Modern predictive analytics and machine learning techniques contribute to the massive automation of the data-driven decision making and decision support. It becomes better understood and accepted, in particular due to the new General Data Protection Regulation (GDPR), that employed predictive models may need to be audited. Disregarding whether we deal with so-called black-box models (e.g. deep learning) or more interpretable models (e.g. decision trees), answering even basic questions like “why is this model giving these answer?” and “how particular features affect the model output” is nontrivial. In reality, auditors need tools not just to explain the decision logic of an algorithm, but also to uncover and characterize undesired or unlawful biases in predictive model performance, e.g. by law hiring decisions cannot be influenced by race or gender. In this talk I will give a brief overview of the different facets of comprehensibility of predictive analytics and reflect on the current state-of-the-art and further research needed for gaining a deeper understanding of what it means for predictive analytics to be transparent and accountable.
Mykola Pechenizkiy is a Full Professor at the department of Mathematics and Computer Science, Eindhoven University of Technology (TU/e), where he holds the Data Mining Chair. At the Data Science Center Eindhoven he leads the Customer Journey interdisciplinary research program aiming at developing techniques for informed and responsible analytics. His core expertise and research interests are in predictive analytics and its application to real-world problems in industry, medicine and education. He has been a principal investigator of several nationally funded and industry funded projects that being inspired by challenges of the real-world applications aim at developing foundations for next generation predictive analytics. Over the past decade he has co-authored more than 100 peer-reviewed publications. He has co-organized several conferences and workshops and served on program committees and editorial boards of leading data mining and AI conferences and journals. He also serves as the President of IEDMS, the International Educational Data Mining Society. As a panelist and an invited speaker he has been advocating for responsible data science.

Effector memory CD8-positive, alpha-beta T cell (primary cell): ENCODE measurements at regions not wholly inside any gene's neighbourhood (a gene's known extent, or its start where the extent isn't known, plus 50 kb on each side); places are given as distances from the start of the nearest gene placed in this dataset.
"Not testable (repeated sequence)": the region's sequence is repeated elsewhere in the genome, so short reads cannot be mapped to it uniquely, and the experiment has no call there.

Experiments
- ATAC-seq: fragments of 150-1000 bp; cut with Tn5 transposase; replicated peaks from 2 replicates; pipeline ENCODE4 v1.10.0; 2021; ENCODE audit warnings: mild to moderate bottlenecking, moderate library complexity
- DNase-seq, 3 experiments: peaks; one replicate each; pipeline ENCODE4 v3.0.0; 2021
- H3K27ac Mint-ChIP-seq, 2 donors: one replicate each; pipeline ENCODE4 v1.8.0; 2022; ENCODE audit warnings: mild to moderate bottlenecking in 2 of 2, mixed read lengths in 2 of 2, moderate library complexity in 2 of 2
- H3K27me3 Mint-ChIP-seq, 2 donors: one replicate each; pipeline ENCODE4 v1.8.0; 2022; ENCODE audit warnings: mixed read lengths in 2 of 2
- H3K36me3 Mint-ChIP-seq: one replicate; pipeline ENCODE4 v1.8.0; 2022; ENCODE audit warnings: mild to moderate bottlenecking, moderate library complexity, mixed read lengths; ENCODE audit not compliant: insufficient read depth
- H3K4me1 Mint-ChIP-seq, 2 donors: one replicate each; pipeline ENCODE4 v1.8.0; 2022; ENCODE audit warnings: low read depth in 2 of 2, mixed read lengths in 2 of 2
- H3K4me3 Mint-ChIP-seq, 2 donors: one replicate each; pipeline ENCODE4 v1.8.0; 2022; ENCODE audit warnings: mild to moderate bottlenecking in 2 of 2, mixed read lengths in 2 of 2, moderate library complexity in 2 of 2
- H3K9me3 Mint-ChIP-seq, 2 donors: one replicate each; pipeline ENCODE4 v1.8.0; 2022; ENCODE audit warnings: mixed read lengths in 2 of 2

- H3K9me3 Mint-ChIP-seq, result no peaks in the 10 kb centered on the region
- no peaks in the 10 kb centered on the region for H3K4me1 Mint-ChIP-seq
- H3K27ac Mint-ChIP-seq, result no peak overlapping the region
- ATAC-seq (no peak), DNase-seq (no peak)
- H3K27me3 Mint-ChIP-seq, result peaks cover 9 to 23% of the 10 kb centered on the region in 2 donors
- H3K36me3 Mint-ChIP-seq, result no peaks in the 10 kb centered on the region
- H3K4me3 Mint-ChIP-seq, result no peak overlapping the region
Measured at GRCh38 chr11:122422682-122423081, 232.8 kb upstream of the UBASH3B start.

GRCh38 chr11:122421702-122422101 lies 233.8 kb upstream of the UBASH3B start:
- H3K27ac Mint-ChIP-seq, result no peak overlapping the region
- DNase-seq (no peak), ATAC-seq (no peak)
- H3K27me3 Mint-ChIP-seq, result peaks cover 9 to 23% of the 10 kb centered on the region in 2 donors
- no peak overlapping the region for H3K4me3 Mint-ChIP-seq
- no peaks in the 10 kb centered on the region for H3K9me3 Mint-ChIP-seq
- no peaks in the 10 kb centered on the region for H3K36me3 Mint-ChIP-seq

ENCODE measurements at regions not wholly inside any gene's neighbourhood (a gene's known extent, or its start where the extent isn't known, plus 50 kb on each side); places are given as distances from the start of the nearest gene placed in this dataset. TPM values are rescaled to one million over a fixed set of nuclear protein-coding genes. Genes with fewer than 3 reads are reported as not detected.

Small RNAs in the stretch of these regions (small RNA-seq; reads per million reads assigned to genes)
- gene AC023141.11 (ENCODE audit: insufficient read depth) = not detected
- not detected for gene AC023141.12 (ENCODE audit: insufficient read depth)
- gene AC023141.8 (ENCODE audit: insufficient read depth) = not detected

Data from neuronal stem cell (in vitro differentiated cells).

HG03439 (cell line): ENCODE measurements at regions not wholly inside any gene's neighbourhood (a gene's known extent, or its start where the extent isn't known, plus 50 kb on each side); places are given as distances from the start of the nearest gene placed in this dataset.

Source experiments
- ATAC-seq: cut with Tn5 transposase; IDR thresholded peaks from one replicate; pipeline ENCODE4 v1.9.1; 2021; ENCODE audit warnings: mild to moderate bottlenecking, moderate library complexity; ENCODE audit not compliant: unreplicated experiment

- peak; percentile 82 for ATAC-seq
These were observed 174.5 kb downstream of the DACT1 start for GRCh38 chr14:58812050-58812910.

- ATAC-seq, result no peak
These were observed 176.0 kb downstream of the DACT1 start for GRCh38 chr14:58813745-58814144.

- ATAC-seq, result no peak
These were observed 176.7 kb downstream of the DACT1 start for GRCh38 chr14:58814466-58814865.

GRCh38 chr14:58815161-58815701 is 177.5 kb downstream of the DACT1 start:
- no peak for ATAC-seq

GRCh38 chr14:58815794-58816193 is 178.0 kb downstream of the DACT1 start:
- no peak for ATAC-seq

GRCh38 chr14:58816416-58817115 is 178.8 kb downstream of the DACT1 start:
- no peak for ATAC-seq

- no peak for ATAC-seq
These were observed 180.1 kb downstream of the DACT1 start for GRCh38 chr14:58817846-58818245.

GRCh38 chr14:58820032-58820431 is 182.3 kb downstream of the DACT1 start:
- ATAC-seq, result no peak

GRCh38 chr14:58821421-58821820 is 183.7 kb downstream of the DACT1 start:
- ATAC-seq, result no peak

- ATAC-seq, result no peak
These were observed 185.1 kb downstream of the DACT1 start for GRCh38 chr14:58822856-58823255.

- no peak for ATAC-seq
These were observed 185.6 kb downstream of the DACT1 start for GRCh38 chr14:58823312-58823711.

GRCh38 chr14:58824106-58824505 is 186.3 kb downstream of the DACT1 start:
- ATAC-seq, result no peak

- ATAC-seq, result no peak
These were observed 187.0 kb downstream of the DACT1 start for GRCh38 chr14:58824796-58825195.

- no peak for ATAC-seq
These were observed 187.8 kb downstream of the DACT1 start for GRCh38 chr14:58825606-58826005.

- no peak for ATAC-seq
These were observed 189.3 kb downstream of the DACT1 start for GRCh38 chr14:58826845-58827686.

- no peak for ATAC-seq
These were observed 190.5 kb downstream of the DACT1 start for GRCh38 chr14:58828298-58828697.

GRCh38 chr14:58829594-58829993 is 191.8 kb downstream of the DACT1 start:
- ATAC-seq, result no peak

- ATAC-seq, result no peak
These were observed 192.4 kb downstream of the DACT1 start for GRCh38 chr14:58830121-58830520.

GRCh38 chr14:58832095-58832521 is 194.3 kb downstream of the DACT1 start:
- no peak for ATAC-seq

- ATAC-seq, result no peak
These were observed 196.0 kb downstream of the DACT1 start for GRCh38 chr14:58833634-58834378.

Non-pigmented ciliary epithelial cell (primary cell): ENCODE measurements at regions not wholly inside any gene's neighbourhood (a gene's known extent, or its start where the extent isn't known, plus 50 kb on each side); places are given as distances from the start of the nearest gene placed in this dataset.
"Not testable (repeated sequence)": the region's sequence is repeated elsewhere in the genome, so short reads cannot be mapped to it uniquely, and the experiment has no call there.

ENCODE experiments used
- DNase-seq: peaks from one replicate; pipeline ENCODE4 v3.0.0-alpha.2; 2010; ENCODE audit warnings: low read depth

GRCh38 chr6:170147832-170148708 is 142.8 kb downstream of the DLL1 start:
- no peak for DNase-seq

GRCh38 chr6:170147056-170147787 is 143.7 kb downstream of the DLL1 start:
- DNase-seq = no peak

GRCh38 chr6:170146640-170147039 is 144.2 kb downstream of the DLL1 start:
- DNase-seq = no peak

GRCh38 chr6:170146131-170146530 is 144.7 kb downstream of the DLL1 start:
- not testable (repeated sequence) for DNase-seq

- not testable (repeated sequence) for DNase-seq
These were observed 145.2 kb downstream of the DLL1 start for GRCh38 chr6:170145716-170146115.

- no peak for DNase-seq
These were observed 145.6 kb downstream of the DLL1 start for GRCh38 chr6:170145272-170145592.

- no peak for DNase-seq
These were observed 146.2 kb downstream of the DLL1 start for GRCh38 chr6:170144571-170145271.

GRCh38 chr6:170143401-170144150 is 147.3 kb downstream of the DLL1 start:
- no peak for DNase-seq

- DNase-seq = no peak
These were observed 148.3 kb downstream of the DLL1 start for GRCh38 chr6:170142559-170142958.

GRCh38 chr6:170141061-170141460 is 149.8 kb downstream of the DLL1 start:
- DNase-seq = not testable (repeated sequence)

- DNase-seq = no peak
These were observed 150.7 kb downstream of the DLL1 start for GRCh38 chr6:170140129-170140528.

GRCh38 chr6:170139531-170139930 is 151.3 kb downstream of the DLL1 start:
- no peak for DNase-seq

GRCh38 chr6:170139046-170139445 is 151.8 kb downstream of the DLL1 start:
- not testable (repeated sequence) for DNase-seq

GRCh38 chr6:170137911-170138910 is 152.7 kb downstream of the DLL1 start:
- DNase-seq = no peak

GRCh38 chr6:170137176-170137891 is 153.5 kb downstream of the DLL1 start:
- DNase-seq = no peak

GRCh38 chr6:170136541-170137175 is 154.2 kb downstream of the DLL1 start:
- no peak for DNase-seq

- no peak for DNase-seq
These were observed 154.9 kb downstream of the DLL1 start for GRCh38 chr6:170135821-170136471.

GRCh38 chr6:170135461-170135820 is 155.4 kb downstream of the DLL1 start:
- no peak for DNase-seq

Event Timeslots (1)
Track A (Upper Floor)